Sheffield Children's hospital.
We naturally want our country’s hospitals to be modern and equipped to provide the best care possible. But with an inherently risk-adverse UK healthcare sector, there’s often a barrier to advancing technology.
This was the challenge when it came to expanding Sheffield Children’s Hospital, but nevertheless, we were determined to deliver an environment that was more comfortable, energy efficient, and true to the concept of human-centric design.
Gavin Crook explains how we approached the task.
As someone who works regularly on hospital projects across the country, I’m conscious of the many barriers to technology that permeate the healthcare environment.
When trying to expand existing hospitals, or even design brand new ones, the client teams I work with often encounter resistance to building technologies that many other industries are already using. Although Sheffield Children’s Hospital was no exception, we had a client and a wider design team that were resolute in overcoming these challenges.
Window of opportunity.
We can try our hardest to design buildings that are as efficient as possible without user input, but often the best solutions require a degree of management by occupants to ensure spaces achieve their performance.
With hospitals, this is particularly complex. The simplest solution for efficient, low-cost ventilation might be the act of opening a window, but in a hospital, there may be the need for a sterile environment. Furthermore, those patients and their families will likely be in stressful situations, and it would be unreasonable to expect them to manage the room’s ventilation.
“Even the simplest of technology can be overwhelming for patients and their families, especially when their focus is elsewhere.”
In the case of the windows, we provided automation, but also opted for tiers of control. This made for a flexible and agile solution that can respond to occupants’ needs, as well as balancing the internal/external temperatures and reducing running costs.
Natural ventilation of bedrooms is still described as the preferred solution, but as we learn more about air quality and its effect on health, and especially as many acute hospitals are in polluted city centre locations, the idea of throwing open the windows becomes more questionable.
There is undoubtably a physical and emotional benefit feeling a breeze; we live in a temperate climate where doing so can help prevent overheating for a good percentage of the year, but it’s the peak summertime where this strategy often struggles. The direct effects of overheating on patients, who are already more susceptible to discomfort, are exacerbated.
Perhaps we should be reconsidering this approach; perhaps a strategy that measures air quality and responds to it should be the foundation. Perhaps we should be designing for the patient first and only consider low-energy solution after their needs are properly met.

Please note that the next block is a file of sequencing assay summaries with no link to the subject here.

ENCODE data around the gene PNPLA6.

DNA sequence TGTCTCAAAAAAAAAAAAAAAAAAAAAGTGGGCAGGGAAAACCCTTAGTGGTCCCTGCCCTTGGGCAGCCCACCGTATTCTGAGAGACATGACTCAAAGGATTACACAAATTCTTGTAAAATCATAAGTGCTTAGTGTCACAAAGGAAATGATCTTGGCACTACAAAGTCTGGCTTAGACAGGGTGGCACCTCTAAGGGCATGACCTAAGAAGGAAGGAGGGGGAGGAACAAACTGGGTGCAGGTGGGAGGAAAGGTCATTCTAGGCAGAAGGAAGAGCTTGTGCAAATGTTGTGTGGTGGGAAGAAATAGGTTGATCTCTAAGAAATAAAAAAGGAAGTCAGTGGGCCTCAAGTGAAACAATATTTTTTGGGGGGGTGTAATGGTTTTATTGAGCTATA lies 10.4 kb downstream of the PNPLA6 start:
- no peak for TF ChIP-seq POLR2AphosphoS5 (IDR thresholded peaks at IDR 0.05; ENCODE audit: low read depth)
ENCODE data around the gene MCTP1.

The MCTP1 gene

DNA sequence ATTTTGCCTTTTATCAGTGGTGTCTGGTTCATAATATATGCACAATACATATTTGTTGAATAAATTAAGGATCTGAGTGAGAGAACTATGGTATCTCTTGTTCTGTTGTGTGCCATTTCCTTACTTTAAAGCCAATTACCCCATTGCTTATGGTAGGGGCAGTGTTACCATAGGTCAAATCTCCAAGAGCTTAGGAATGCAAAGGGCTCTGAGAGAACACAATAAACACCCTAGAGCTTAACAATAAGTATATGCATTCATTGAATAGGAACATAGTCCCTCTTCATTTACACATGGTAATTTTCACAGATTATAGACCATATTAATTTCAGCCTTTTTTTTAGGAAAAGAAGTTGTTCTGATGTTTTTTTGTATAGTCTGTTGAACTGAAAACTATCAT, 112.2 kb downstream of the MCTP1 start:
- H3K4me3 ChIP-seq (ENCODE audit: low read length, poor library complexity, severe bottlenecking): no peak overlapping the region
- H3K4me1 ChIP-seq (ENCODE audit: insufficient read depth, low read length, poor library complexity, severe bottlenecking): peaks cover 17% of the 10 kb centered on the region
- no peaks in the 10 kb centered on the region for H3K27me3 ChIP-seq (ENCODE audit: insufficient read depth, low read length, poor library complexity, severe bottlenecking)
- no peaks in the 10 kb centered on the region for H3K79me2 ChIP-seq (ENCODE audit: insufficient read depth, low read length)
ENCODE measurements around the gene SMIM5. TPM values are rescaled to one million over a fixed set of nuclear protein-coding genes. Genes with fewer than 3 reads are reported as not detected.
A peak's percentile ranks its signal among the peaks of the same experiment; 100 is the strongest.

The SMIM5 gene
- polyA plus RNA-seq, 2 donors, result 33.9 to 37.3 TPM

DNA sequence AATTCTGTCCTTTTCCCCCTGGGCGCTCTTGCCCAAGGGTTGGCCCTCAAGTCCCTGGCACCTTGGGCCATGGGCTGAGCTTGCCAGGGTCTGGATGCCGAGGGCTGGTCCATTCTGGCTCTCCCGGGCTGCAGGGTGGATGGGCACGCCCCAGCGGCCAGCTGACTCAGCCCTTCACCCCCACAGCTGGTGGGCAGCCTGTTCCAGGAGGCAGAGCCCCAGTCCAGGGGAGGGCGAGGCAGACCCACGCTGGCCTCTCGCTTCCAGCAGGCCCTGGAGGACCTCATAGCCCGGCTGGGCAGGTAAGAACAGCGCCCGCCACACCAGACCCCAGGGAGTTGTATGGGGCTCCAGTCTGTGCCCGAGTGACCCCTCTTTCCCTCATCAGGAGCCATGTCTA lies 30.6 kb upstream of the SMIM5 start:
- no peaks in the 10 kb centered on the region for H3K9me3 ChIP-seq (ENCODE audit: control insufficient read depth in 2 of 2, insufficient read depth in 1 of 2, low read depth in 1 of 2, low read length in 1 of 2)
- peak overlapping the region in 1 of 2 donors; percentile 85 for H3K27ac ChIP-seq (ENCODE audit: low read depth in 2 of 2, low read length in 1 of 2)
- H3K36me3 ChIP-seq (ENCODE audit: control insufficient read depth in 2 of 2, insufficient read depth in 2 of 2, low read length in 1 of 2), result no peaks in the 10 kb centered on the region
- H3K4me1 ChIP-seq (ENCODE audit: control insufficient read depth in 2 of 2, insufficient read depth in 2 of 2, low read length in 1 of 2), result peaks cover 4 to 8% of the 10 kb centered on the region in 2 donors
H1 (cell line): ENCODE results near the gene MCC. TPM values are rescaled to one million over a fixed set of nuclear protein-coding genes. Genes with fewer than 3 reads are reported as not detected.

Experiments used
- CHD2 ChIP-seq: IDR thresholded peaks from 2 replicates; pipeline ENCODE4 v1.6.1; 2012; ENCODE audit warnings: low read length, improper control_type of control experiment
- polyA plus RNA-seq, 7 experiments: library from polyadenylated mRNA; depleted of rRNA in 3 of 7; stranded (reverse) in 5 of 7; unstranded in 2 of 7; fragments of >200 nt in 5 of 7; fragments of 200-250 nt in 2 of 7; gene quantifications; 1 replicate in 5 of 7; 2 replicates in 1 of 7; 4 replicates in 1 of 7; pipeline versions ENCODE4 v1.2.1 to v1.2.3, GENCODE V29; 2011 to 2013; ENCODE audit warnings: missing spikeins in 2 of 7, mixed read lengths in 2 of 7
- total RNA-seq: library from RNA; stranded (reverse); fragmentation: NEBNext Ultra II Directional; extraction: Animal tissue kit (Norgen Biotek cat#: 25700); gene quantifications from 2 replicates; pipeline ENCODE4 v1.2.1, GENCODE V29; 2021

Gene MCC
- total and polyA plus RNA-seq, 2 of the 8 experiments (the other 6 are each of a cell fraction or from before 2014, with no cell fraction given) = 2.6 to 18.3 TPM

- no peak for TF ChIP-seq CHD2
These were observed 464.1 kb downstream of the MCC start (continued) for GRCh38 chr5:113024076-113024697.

It’s not hard to imagine a situation where a patient’s recovery time increases because of the air they breathe and the temperatures they experience.
The Sheffield Children’s Hospital development involved the design and creation of a whole new department. The new ward block wraps around the existing building, providing 72 new state-of-the-art bedrooms.
It’s a hospital for children and, as such, we kept their needs at the heart of our designs. We provided 72 bedrooms for patients and their families, and the architect worked to create spaces that didn’t look and feel like traditional, sterile hospital rooms, but were full of life and colour.
We ensured that the rooms had access to as much daylight as possible, as well as ensuite facilities for parents staying with their child. The new layout is also designed to provide a smoother journey through the hospital’s services and centralised play spaces.
Added to all this was a services design that allowed for a revolutionary new layout and functionality so that a completely new style of nursing can be provided. Special drop-off stations were incorporated into our design, so that the nursing staff can provide medical supplies to the patients without the need for disturbing them.
The overall result is a truly patient-centred hospital.
“We believe this is the future of healthcare building services design. We have been able to stay true to the values of our Trust while successfully adopting 21st-century hospital engineering design.”
- Alan Heathcote, Senior Estates Manager at Sheffield Children’s Hospital
We provided MEP services.
The innovative and human-centric approach to design taken at the Sheffield Children’s Hospital has resulted in a whole host of awards:
Healthcare Estates IHEEM Awards 2018:
– Winner of Best New Build Project of The Year
– Shortlisted for Best Refurbishment Project of The Year
Building Better Healthcare Awards 2018:
– Winner of the Patients Choice Award
– Winner of the Acute Hospital Development Award
Building Better Healthcare Awards 2017:
– Winner of the Award for Best Internal Environment
Design Week awards 2017:
– Winner of Best Wayfinding and Environmental Graphics